Now we are all thinking like crazy about it, and finding that it is not easy to say why marriage ought to be restricted to the union of one man with one woman. Why should not any assemblage of people, of any mix of sexes, in any numbers, mutually contract to share their living quarters, commingle their finances, raise their children, and bequeath their property, in any way they please? Well, I have answers, and I am sure you do too, but we both know that our answers are unpersuasive to a lot of people. As with the mechanical habit of driving a car, the social habit of marriage needs to be internalized when young, and thereafter not thought about too much.
But that, of course, is the pre-postmodern way of doing things. We are all intellectuals today, encouraged to think about everything all the time — think, and analyze, and “deconstruct.” Every man a philosopher, all worshippers at the Temple of Reason. Now, reason is certainly a very fine thing. I spent much of 2002 hobnobbing with mathematicians, and I think you will walk a long mile to find someone who has more respect for the power of reason than I have. However, there are regions of life, thought and behavior that are beyond reason’s scope, and ought to stay there.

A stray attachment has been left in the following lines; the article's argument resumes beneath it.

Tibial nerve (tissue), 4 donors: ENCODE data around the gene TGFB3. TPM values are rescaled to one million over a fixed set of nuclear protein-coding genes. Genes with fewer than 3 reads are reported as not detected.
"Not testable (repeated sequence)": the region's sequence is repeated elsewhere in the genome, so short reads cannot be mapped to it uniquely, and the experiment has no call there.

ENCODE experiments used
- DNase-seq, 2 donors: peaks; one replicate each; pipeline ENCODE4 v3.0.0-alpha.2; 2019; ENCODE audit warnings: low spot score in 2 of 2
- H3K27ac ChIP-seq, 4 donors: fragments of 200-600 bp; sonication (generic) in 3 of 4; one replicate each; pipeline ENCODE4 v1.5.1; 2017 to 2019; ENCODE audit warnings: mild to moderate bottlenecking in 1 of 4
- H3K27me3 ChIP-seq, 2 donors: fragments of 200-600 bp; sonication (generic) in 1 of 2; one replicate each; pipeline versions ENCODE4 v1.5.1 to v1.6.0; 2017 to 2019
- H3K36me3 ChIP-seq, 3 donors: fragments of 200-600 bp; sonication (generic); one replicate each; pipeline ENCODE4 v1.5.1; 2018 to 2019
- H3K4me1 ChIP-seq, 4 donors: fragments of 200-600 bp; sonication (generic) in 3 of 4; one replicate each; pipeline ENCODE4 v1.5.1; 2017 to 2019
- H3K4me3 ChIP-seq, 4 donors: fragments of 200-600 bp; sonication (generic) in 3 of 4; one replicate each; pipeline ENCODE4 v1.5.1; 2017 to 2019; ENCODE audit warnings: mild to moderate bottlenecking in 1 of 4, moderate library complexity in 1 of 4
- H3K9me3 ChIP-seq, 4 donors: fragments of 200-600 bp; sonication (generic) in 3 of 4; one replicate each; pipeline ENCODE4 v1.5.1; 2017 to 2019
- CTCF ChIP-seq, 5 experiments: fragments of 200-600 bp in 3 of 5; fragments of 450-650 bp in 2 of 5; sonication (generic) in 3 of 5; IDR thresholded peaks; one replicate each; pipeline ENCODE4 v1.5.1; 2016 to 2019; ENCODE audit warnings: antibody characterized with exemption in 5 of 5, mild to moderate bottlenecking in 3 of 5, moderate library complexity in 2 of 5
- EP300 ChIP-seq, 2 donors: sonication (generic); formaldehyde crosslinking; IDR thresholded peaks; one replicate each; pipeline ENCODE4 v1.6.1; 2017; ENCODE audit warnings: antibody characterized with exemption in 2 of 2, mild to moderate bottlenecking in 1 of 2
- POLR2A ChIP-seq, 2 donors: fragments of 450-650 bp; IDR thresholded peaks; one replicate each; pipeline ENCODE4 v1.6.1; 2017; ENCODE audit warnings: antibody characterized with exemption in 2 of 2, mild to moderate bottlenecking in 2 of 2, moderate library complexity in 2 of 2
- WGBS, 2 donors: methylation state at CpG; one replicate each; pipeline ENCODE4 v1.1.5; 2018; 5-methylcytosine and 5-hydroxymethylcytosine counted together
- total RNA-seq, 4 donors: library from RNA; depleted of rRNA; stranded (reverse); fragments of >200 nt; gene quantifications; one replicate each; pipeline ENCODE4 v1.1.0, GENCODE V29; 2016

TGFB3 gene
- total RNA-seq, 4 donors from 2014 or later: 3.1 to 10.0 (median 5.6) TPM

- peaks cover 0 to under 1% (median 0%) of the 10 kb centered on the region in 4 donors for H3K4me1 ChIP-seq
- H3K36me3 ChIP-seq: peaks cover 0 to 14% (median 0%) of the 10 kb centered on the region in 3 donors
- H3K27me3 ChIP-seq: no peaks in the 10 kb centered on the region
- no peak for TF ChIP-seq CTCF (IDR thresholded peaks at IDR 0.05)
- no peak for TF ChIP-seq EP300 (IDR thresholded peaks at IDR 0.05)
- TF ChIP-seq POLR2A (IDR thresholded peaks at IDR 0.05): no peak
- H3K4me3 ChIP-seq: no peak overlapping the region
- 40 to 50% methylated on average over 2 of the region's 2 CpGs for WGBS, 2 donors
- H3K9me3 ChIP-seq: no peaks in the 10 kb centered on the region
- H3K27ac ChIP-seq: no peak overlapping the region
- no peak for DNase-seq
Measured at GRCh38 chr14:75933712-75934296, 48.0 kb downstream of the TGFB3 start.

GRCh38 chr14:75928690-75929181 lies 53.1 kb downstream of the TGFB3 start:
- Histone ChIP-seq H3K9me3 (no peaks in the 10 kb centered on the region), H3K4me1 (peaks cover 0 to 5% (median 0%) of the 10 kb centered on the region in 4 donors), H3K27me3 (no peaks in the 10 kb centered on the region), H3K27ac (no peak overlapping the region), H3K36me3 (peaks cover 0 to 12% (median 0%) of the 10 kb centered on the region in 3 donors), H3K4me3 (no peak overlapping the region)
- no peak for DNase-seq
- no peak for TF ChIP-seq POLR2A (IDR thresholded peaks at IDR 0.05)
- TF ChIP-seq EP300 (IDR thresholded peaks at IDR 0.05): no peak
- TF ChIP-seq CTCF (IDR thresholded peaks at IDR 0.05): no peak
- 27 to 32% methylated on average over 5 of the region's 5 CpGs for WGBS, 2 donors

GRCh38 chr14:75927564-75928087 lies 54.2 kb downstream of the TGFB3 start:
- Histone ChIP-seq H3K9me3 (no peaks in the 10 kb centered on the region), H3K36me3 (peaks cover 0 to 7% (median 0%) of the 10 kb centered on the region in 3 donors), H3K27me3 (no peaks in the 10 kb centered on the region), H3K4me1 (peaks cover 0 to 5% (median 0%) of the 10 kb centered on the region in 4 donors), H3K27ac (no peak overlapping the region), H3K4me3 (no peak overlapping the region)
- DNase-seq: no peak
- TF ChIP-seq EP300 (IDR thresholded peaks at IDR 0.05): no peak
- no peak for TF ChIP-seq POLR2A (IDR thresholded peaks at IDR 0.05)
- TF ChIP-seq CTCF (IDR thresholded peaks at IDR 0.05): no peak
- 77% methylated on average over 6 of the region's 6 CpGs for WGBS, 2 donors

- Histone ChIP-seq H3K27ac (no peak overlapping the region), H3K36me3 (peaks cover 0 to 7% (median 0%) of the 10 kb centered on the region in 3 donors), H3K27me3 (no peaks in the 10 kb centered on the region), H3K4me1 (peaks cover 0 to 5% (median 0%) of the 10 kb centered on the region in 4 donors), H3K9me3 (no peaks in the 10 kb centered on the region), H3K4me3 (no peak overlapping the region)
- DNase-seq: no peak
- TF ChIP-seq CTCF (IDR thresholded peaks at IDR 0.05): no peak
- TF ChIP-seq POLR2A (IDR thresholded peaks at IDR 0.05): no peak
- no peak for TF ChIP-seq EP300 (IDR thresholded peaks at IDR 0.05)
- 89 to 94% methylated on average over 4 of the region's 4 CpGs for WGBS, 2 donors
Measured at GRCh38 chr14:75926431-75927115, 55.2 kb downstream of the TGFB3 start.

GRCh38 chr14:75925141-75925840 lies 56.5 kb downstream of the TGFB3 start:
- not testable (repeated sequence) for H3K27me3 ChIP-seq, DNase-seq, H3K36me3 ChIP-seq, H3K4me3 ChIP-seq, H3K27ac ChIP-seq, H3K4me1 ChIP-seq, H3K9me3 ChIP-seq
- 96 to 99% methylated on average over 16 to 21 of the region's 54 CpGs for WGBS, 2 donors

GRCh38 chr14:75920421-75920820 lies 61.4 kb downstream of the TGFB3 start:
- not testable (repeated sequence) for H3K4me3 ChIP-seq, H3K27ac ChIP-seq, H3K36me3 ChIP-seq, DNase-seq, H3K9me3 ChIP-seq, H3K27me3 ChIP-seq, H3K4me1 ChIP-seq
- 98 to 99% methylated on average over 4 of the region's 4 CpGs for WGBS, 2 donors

It was, after all, the pursuit of pure reason that led to a crisis in philosophy 250 years ago, when the British empiricists Locke, Berkeley, and Hume took the “deconstruction” of everyday experience as far as it can be taken. The end point of this particular line of inquiry was reached by David Hume, who, after thinking long and hard about mind and matter, came to the conclusion that no such things could possibly exist. Hume then turned and laughed at himself, and at what he had accomplished by all that thinking:
“This sceptical doubt … is a malady, which can never be radically cur’d, but must return upon us every moment, however we may chace it away … Carelessness and in-attention alone can afford us any remedy. For this reason I rely entirely upon them; and take it for granted, whatever may be the reader’s opinion at this present moment, that an hour hence he will be persuaded there is both an external and an internal world…”
It would be nice if we could get back to that innocent state of society in which things like marriage were not thought about too much, just taken for granted with “carelessness and in-attention.” Innocence, unfortunately, is well-known to be a thing that, once lost, is impossible to recapture.